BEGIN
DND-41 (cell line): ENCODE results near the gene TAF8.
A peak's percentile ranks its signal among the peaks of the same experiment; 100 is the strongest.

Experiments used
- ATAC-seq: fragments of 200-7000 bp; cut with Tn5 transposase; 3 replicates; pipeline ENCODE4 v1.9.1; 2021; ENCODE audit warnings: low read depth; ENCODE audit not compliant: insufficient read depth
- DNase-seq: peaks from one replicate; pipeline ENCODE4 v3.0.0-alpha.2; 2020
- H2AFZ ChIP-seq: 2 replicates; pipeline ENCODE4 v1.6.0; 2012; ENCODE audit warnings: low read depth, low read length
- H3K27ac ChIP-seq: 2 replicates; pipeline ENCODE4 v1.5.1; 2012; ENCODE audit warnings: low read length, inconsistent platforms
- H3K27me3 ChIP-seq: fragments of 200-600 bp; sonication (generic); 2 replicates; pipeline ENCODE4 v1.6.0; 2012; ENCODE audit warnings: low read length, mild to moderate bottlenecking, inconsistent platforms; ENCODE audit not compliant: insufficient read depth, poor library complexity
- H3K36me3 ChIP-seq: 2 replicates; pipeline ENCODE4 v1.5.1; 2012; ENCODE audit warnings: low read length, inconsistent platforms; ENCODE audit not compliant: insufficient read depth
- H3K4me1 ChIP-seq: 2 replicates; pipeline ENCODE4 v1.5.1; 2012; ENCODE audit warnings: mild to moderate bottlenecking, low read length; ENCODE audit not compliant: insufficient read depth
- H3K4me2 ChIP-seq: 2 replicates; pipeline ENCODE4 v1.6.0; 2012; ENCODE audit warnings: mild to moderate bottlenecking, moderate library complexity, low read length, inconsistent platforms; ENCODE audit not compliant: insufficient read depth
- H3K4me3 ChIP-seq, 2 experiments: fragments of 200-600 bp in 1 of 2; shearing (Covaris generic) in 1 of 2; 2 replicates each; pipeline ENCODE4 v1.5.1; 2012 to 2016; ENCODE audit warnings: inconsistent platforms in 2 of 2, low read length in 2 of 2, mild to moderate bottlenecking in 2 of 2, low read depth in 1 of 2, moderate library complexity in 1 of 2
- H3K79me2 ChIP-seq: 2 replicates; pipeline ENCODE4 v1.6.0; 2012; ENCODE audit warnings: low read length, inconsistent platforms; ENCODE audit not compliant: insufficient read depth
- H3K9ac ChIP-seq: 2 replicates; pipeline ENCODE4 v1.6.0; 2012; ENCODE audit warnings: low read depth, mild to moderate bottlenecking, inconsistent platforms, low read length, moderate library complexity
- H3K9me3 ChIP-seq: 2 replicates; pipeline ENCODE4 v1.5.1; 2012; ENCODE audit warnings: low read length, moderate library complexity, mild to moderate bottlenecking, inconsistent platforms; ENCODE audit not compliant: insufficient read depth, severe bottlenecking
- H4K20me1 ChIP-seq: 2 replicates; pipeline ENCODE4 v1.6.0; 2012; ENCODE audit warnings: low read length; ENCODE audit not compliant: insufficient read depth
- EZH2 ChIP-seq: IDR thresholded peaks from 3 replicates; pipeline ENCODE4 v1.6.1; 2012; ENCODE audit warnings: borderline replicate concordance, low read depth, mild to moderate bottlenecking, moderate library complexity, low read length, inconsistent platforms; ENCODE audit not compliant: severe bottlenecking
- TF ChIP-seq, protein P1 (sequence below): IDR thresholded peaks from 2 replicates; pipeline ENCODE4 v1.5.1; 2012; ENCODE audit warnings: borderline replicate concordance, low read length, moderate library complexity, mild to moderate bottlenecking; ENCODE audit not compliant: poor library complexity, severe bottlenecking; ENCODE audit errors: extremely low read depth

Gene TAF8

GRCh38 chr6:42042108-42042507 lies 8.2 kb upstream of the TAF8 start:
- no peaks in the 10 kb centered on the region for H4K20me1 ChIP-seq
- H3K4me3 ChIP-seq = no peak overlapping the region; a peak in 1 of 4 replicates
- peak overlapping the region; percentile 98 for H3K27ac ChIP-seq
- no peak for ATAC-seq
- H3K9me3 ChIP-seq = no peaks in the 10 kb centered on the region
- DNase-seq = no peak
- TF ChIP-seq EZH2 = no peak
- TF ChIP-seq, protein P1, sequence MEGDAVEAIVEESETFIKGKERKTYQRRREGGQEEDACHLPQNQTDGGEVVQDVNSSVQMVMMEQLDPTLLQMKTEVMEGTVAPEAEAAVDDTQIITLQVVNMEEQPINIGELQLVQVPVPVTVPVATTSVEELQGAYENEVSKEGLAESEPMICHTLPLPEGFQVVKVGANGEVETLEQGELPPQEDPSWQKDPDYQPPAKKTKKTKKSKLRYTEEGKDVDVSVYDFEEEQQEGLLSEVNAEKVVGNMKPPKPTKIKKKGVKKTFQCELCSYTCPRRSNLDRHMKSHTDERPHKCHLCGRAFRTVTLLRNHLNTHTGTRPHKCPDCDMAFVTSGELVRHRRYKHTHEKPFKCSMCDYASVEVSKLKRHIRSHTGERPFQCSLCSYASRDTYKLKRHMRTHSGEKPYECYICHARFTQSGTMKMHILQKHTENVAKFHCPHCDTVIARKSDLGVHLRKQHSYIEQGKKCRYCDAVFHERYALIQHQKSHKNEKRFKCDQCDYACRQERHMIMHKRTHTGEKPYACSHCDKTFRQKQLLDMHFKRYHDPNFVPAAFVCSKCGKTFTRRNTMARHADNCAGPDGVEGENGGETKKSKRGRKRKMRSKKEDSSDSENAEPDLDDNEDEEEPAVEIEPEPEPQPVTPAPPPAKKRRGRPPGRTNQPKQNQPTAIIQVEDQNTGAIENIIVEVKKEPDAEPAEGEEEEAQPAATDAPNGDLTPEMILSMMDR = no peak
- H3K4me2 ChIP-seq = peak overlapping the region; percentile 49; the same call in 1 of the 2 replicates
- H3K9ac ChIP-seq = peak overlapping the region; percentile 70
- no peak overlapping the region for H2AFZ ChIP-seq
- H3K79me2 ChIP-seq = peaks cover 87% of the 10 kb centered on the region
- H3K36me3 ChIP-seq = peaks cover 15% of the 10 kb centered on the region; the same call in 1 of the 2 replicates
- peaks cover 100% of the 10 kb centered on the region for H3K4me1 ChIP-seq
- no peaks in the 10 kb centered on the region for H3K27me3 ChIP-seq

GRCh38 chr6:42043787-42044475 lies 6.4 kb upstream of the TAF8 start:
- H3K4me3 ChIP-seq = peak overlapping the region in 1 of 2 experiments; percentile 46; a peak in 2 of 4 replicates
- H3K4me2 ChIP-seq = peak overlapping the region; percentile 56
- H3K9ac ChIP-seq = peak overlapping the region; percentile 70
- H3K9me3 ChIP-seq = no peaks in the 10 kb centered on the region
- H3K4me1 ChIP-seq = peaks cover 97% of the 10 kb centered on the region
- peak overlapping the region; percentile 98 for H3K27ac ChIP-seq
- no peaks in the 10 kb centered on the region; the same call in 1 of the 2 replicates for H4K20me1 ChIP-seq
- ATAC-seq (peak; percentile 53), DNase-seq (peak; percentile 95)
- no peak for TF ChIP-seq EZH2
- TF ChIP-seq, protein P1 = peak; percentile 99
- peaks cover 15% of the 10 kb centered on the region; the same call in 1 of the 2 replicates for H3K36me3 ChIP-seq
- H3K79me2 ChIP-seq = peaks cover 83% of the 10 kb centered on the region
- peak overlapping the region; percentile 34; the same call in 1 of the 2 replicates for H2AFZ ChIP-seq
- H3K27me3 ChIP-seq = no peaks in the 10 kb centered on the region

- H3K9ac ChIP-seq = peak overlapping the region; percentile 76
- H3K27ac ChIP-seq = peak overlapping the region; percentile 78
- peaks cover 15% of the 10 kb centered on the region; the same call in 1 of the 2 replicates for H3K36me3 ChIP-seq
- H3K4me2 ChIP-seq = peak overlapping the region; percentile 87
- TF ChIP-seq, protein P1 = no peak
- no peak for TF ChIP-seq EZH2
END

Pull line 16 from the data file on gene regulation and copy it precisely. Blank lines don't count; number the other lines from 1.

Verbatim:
- H4K20me1 ChIP-seq: 2 replicates; pipeline ENCODE4 v1.6.0; 2012; ENCODE audit warnings: low read length; ENCODE audit not compliant: insufficient read depth